In Paul Halmos' Measure Theory book, section 53, he defines a content on a locally compact Hausdorff space to be a set function, $\lambda$ that is additive, subadditive, monotone, and $0\le\lambda(C)<\infty$ for all $C$ compact. The "Borel sets" he considers(section 52) in this book are the smallest $\sigma$-ring generated by the class of compact sets. The difference between $\sigma$-ring and $\sigma$-field is that the superset need not be contained. It can be shown, and is given as an exercise by Halmos, that the smallest $\sigma$-ring generated by compact sets is the same as the smallest $\sigma$-ring generated by open bounded sets. A bounded set is one that is contained in a compact set. Halmos then shows that a content induces a Borel Regular measure. He introduces the inner content and an outer measure in order to do so. Regular is the important word for this question. In fact, later in this chapter he proves the Riesz Representation Theorem, proving the existence of a Regular measure induced from positive linear functional of the continuous functions of compact support. In the next chapter, Halmos provides an existence proof of the Haar Measure by creating a left-invariant content, which then induces a Regular measure.
The issue I am having is that in almost every other source(books, wikipedia), the Haar Measure --and the Reisz-Rep measure which is related because one can prove the existence via a left or right invariant functional--is a Radon measure. A Radon measure is outer regular on Borel sets, finite on compact sets, and inner regular on open sets and Borel sets with finite measure. I do realize that in the other books, the Borel sets are the smallest $\sigma$-algebra generated by open sets.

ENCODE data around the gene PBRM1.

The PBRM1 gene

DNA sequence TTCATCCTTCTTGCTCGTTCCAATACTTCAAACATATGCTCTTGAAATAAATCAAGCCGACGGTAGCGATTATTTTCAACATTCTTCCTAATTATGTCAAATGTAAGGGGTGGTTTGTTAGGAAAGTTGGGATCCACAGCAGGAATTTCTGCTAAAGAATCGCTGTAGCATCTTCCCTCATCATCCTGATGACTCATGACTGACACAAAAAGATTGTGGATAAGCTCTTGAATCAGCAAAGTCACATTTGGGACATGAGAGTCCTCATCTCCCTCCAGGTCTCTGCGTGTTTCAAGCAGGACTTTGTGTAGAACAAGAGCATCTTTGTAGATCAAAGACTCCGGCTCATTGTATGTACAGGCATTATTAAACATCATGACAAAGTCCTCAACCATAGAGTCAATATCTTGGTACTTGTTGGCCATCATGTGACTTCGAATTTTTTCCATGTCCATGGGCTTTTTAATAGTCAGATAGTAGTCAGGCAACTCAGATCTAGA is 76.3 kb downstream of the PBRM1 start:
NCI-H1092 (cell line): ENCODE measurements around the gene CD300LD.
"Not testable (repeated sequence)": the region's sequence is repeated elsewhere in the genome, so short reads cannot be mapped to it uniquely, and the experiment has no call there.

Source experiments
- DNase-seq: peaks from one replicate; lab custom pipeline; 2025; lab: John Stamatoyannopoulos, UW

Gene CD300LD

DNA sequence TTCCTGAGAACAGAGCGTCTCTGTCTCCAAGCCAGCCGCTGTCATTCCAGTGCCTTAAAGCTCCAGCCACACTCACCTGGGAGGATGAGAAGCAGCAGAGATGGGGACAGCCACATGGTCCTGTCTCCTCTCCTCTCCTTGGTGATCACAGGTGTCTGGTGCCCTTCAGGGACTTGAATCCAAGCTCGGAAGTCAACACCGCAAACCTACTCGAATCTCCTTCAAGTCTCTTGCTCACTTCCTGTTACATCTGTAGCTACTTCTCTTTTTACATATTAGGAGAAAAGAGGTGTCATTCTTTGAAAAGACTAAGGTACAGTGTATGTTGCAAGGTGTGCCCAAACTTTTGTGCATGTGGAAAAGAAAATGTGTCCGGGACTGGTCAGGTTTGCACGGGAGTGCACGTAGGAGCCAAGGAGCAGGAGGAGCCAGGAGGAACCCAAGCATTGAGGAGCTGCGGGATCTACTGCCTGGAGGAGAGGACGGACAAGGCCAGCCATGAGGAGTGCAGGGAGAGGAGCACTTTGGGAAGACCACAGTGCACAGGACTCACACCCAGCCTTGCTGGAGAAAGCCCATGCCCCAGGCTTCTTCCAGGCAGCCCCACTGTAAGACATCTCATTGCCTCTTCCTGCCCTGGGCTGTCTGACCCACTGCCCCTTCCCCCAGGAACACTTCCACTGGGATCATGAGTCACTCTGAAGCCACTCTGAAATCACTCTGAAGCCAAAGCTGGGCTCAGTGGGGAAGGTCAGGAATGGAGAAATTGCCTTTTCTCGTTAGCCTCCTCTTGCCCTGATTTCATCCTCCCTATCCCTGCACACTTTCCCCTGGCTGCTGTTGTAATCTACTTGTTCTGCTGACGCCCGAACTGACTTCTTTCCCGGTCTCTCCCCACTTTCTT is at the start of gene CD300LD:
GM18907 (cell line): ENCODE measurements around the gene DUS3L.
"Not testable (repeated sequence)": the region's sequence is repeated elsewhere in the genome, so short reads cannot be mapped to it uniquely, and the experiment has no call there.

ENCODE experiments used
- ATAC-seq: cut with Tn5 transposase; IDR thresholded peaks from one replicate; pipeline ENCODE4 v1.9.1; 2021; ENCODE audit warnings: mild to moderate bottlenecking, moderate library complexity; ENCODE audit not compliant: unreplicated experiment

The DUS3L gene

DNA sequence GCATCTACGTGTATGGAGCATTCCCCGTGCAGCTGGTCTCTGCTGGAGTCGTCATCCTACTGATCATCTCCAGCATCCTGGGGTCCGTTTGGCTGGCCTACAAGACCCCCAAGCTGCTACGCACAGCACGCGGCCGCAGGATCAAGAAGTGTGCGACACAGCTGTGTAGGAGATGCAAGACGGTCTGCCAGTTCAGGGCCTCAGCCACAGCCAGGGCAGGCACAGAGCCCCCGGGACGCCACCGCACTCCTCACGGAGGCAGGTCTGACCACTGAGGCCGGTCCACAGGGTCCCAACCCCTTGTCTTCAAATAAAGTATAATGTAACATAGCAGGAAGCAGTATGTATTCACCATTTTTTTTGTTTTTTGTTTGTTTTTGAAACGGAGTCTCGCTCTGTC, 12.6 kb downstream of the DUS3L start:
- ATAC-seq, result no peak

The questions I have are:
1) Is the Borel $\sigma$-ring generated by compact sets in a locally compact Hausdorff space the same as the Borel $\sigma$-field generated by the open sets. I think the answer is no. One reason is a $\sigma$-ring and and the other is a $\sigma$-field. I don't even think that the $\sigma$-ring generated by compact sets is the same as the $\sigma$-ring generated by open sets. I think the best you can say is bounded open sets(mentioned above). Perhaps they are the same when the space is separable. Is this true? Is the $\sigma$-algebra generated by compact sets the same as the $\sigma$-algebra generated by the open sets the same.
2)Although this questions is more about basic measure theory than the Haar measure, in the end I want to show that the measure Halmos created is the same as the one constructed in most other books. In order to do this, I need to go from a measure defined on the $\sigma$-ring generated on compact sets to the $\sigma$-field generated by open sets. How do I do this?
Thank you in advance for all the help.